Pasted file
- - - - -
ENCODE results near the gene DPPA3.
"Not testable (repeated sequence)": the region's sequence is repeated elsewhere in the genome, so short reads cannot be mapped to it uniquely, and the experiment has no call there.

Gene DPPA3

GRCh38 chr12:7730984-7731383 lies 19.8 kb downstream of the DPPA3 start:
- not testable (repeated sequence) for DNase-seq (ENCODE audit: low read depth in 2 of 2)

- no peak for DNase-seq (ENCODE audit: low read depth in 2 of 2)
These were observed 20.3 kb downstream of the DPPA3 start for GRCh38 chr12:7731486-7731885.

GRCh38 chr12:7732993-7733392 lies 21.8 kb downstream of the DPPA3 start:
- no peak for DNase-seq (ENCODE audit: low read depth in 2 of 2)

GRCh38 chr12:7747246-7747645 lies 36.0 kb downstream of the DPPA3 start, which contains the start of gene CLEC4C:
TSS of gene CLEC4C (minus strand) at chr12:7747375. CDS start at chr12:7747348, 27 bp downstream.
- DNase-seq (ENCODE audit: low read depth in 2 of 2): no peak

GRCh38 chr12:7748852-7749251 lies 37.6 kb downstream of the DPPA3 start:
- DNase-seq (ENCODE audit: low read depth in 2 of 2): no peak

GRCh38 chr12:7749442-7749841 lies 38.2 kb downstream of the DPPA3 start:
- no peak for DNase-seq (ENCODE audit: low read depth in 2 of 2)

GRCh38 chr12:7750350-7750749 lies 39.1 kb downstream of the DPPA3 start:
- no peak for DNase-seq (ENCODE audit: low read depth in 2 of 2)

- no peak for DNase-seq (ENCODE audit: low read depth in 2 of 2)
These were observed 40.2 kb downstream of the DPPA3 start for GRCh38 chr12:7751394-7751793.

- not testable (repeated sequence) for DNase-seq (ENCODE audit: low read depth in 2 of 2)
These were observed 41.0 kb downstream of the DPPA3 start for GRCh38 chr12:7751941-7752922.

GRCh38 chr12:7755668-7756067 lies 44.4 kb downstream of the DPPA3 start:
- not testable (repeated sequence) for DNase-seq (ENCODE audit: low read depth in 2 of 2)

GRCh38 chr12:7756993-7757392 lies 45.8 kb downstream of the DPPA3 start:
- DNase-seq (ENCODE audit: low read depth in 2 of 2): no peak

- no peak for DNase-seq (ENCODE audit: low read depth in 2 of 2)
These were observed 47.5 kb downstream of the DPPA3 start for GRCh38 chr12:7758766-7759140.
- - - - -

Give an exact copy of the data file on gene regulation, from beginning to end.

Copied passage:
ENCODE results near the gene DPPA3.
"Not testable (repeated sequence)": the region's sequence is repeated elsewhere in the genome, so short reads cannot be mapped to it uniquely, and the experiment has no call there.

Gene DPPA3

GRCh38 chr12:7730984-7731383 lies 19.8 kb downstream of the DPPA3 start:
- not testable (repeated sequence) for DNase-seq (ENCODE audit: low read depth in 2 of 2)

- no peak for DNase-seq (ENCODE audit: low read depth in 2 of 2)
These were observed 20.3 kb downstream of the DPPA3 start for GRCh38 chr12:7731486-7731885.

GRCh38 chr12:7732993-7733392 lies 21.8 kb downstream of the DPPA3 start:
- no peak for DNase-seq (ENCODE audit: low read depth in 2 of 2)

GRCh38 chr12:7747246-7747645 lies 36.0 kb downstream of the DPPA3 start, which contains the start of gene CLEC4C:
TSS of gene CLEC4C (minus strand) at chr12:7747375. CDS start at chr12:7747348, 27 bp downstream.
- DNase-seq (ENCODE audit: low read depth in 2 of 2): no peak

GRCh38 chr12:7748852-7749251 lies 37.6 kb downstream of the DPPA3 start:
- DNase-seq (ENCODE audit: low read depth in 2 of 2): no peak

GRCh38 chr12:7749442-7749841 lies 38.2 kb downstream of the DPPA3 start:
- no peak for DNase-seq (ENCODE audit: low read depth in 2 of 2)

GRCh38 chr12:7750350-7750749 lies 39.1 kb downstream of the DPPA3 start:
- no peak for DNase-seq (ENCODE audit: low read depth in 2 of 2)

- no peak for DNase-seq (ENCODE audit: low read depth in 2 of 2)
These were observed 40.2 kb downstream of the DPPA3 start for GRCh38 chr12:7751394-7751793.

- not testable (repeated sequence) for DNase-seq (ENCODE audit: low read depth in 2 of 2)
These were observed 41.0 kb downstream of the DPPA3 start for GRCh38 chr12:7751941-7752922.

GRCh38 chr12:7755668-7756067 lies 44.4 kb downstream of the DPPA3 start:
- not testable (repeated sequence) for DNase-seq (ENCODE audit: low read depth in 2 of 2)

GRCh38 chr12:7756993-7757392 lies 45.8 kb downstream of the DPPA3 start:
- DNase-seq (ENCODE audit: low read depth in 2 of 2): no peak

- no peak for DNase-seq (ENCODE audit: low read depth in 2 of 2)
These were observed 47.5 kb downstream of the DPPA3 start for GRCh38 chr12:7758766-7759140.